- Soak the pumpkin for at least 24 hours in this solution, then rinse off with fresh water before drying out completely with a towel or paper towels.
- Use a sharp knife to cut off the top of your pumpkin, being careful not to puncture it too deeply into any seeds inside that might germinate later. Be sure to slice off as little as possible so you don’t waste any potential thickening power here either. Once all pieces are removed from their shells, store them whole in another container full of Asprin Water (1/4 cup per gallon should do) before placing them inside your refrigerator set at 40 degrees Fahrenheit (40°F). Don’t forget: you’re looking for an ideal environment where mold growth has been slowed down significantly but still exists enough so we can enjoy our final product without worrying about spoilage.
4. Do Not Use Water on Pumpkins
- Do not use water on pumpkins.
- Pumpkins need to dry out, so they should be left alone in the sun.
- Water will cause the pumpkin to rot, and mold could grow inside the pumpkin if it’s wet during storage.
5. Use peroxide on pumpkins
If your pumpkin has already started to rot, use a toothbrush to apply peroxide. The alcohol in the peroxide will help kill off any lingering bacteria or fungus on the inside of your pumpkin. You can also use this trick if you want to keep a fresh-picked pumpkin from rotting on vine, as it’s a great way to stop mold from growing inside and around pumpkins as soon as they’re picked.
A common misconception is that by doing this, you are actually causing more rot inside your gourd since now there is oxygen being introduced into it. The reason why we use peroxide on pumpkins is because of its high concentration of hydrogen peroxide (H2O2). Hydrogen peroxide kills all sorts of bacteria and other microbes by oxidizing their outer membranes so they burst open due to over-hydration—which leaves them weak enough for our immune system cells like phagocytes or neutrophils (white blood cells) to come along and gobble them up before they have time to spread any further damage throughout our bodies.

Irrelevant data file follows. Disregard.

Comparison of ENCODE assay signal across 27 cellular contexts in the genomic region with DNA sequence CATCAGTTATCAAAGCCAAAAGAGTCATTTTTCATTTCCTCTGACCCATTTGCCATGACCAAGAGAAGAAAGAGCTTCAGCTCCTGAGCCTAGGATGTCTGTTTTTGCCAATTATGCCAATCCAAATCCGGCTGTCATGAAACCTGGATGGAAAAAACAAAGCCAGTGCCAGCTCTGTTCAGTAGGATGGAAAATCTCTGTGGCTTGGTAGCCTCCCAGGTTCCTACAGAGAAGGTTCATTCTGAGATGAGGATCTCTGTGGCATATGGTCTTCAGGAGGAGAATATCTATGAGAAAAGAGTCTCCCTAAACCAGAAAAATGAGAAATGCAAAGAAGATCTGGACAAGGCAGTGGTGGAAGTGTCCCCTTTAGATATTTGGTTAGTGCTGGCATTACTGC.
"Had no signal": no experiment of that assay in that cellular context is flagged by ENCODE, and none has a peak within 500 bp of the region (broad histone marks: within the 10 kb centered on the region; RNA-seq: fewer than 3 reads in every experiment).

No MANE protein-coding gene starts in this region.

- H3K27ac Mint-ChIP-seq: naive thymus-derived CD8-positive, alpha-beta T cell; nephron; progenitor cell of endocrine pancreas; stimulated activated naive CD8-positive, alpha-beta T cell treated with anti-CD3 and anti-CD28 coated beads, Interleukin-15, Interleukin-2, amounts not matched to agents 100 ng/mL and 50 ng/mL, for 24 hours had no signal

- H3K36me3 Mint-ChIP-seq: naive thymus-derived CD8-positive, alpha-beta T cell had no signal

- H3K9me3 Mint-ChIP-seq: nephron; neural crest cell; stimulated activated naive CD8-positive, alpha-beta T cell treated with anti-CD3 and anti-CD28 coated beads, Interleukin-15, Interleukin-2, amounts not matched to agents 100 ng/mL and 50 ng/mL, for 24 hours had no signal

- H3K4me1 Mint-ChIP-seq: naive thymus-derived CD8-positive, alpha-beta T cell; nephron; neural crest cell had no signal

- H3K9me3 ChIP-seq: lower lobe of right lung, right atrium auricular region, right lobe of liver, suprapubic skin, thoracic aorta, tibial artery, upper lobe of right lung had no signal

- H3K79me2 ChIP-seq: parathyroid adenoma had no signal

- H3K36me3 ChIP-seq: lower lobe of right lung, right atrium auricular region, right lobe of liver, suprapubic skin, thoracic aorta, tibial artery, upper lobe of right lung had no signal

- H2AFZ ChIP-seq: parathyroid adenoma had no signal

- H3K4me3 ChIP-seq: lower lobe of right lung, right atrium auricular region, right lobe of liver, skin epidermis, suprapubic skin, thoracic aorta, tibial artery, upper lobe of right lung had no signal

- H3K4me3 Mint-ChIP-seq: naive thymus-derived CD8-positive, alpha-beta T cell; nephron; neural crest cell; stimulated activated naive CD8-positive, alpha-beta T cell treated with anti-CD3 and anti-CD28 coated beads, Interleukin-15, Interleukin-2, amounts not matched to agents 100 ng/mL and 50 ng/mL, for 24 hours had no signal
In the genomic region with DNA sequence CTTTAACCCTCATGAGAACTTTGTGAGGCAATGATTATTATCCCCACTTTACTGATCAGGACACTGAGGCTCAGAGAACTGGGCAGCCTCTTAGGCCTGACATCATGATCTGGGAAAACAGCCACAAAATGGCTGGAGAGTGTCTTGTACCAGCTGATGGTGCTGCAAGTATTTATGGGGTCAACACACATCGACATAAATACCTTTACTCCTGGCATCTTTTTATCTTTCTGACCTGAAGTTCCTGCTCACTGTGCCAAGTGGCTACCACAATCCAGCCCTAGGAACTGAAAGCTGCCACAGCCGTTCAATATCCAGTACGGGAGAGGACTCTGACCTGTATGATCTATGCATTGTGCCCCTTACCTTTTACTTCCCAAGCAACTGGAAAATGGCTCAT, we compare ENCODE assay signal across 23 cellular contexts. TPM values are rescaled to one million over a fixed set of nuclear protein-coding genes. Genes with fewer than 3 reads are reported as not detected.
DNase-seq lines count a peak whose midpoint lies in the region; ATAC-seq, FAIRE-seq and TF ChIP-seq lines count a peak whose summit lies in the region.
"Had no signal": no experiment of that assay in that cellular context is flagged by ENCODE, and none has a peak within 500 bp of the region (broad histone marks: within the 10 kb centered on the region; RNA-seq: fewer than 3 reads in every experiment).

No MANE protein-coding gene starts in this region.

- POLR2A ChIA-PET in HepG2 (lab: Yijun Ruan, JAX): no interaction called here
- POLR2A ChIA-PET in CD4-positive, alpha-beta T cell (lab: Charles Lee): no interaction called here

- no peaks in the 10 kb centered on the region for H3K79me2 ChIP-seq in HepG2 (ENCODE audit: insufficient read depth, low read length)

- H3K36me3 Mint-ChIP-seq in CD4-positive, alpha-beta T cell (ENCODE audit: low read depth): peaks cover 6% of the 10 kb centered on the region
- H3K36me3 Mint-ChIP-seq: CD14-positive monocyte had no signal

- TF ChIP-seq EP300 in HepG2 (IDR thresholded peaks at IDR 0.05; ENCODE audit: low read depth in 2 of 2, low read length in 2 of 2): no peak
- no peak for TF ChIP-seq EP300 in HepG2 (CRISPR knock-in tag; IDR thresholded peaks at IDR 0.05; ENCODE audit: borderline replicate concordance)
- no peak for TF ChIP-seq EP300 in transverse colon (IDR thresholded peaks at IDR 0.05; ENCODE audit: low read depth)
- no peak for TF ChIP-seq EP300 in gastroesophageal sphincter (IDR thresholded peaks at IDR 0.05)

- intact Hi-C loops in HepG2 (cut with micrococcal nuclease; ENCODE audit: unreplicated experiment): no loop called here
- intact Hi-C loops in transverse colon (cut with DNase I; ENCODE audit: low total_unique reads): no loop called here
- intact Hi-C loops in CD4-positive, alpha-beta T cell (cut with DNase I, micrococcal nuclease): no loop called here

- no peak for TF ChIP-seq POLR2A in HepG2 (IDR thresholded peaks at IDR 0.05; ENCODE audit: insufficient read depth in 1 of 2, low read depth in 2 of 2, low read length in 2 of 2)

6. Give Pumpkin a Bath
- Give Pumpkin a Bath
Use a soft brush to clean the pumpkin. Then use warm water and a mild detergent to clean the pumpkin. Rinse it off with cold water, then dry it by patting or gently rubbing with a cloth.
Place your knife on one side of the stem end of your pumpkin and cut through until you reach the other side so that you can remove both halves easily.
To remove seeds from pulp, rinse them with water several times before drying them on paper towels or cheesecloth for 24 hours in an area where they will not be exposed to direct sunlight or heat source such as an oven or stovetop (as this will cause dampness).
Pumpkins need to stay dry to prevent rotting on the vine
When you want to keep pumpkins from rotting on the vine, it’s important to keep them dry. Pumpkins need to stay dry and away from water, rain and humidity in order to avoid rotting. If you have any questions about how to get your pumpkins off the vine before they rot, let us know.
In conclusion, pumpkins love to stay dry. This is good for you because it means you can grow them in your garden and not have to worry about the pumpkin rotting on the vine.